A How Stuff Works article, Why are Turkeys Genetically Modified, stated that turkeys weren’t always raised this way. “It wasn’t until the 1950s that turkey farmer George Nicholas gave the birds a Hollywood makeover and transformed turkey farming into a multimillion-dollar business.”
Previous to the 1950s, families sought out to find small turkeys. They wanted just enough to feed their families and fit into their ovens, the How Stuff Works article stated.
The typical turkey that is sold in supermarkets for Thanksgiving meals today is the broad breasted turkey. “Most Americans have never eaten another kind,” the How Stuff Works article stated. “The turkeys look just like their name suggests: They’re bred for big breasts, the bigger the better, and their pure white feat¬hers.”
“Broad breasted white turkeys are what you have for Thanksgiving dinner. They are about 40 pounds and live four to six months,” Stura said of the common holiday meal.
Stura stated that turkeys have reached a point that they are now completely “manmade and physically cannot mate.” The size of the turkey’s breasts is so large that two turkeys are unable to mate.
Christino Nieves, a night butcher at ShopRite in West Long Branch, explained that the most common brand of turkey purchased at ShopRite is the ShopRite brand turkey, and second is the butterball turkey, which are both broad breasted turkeys.
The broad breasted turkeys are also chosen based on their ability to grow at faster rates, The How Stuff Works article continues. “Industry turkeys are abnormally fast growing, and by the time they’re 12 weeks old, they’re shipped off to the slaughterhouse,” as stated in the article.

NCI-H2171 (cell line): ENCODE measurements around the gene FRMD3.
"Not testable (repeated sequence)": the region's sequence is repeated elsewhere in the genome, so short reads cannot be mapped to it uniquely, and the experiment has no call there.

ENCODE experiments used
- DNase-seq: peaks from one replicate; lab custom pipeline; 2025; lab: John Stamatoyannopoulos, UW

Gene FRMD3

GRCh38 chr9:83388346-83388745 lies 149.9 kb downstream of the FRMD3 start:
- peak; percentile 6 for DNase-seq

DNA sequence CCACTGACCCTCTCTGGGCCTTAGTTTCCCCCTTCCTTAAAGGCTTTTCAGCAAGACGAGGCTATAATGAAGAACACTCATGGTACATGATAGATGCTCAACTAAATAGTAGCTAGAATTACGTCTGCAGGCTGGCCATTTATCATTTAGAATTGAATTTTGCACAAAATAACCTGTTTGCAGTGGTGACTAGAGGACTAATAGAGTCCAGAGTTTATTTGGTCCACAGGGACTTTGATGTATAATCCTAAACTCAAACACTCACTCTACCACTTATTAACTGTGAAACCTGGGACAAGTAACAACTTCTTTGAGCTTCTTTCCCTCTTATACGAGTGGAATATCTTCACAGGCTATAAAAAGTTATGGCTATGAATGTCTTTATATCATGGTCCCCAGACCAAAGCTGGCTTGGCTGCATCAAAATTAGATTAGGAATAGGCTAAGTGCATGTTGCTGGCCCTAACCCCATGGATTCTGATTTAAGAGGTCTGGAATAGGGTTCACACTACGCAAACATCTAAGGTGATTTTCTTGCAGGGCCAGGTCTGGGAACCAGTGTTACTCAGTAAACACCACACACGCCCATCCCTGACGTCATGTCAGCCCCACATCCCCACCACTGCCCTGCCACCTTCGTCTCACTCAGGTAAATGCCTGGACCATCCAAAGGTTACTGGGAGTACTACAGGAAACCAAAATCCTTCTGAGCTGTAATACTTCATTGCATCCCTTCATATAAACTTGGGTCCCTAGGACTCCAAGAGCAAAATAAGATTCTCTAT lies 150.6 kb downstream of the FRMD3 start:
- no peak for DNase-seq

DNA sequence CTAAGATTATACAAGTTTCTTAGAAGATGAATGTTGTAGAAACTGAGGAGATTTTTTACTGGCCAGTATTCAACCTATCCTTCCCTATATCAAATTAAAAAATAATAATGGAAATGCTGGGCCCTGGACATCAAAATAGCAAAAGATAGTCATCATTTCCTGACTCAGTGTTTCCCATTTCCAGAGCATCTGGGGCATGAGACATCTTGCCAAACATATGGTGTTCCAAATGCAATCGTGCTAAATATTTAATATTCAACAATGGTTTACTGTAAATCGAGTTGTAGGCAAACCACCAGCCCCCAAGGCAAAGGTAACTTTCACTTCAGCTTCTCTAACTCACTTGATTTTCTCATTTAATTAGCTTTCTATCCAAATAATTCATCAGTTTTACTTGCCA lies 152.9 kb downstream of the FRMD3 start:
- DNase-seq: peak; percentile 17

Gepner explains that artificial insemination of the turkeys is what has been done to produce the modern turkey with a large breast with plentiful white meat. “[Artificial insemination] involves choosing traits that are desirable in the parents for mating within a particular species,” explained Gepner. “So turkeys that produce a little more breast meat might be chosen to produce the next generation and those with a little less meat might be excluded from being parents.”
The broad breasted, artificially inseminated turkeys have become significantly larger than previous year. WIRED.com stated, “Turkeys more than doubled in size in that time from an average of 13 pounds to an average of 29 pounds… If the trend continues, we could see an average turkey size of 40 pounds by 2020.”
The GMO Solution: Organic Foods
According to the United Stated Department of Agriculture (USDA), the best way to avoid GMOs and artificially inseminated foods is to eat organic. Foods that are organic are labeled “100 percent organic,” “organic” or “made with organic ingredients.”
Foods that are GMO or artificially selected are not labeled like organic foods.
“In fact, most developed countries have chosen to restrict or ban GMOs,” said Harris. “At this time, the United States is not one of those nations, but many individual citizens have made it openly known that they will not support GMOs or companies that do.”
Harris said that she personally chooses to avoid GMOs. “GMOs are in the majority of processed foods in existence, but can be found elsewhere too,” she added.
“Up until the past few years I never thought about GMOs,” stated Rebecca Zidik, a junior communication major. “But now I am more concerned about what I eat. It’s just too hard to go fully organic.
Many people are unaware of what is in their food, therefore many people will consume their Thanksgiving meals without any awareness of artificial insemination or GMO’s.
“I don’t know so much about genetically modified foods,” said Sam Martin, a senior criminal justice major. “[I am also] not very sure either about the health concerns with GMOs.”
Ervin’s advice for Thanksgiving dinner, “Enjoy your Thanksgiving dinner and don’t worry about GMO’s.”
“I do not usually think about whether or not my food is genetically modified or not before I eat,” said Jessica Rinaldi, a senior communication major. Rinaldi plans on eating a lot of turkey, cranberry sauce, sweet potatoes, veggies and more this Thanksgiving.
For more information about labeling GMOs you can go to http://justlabelit.org/ or http://yeson522.com/.
IMAGE BY Chris Netta
PHOTO TAKEN from canadiandaily.ca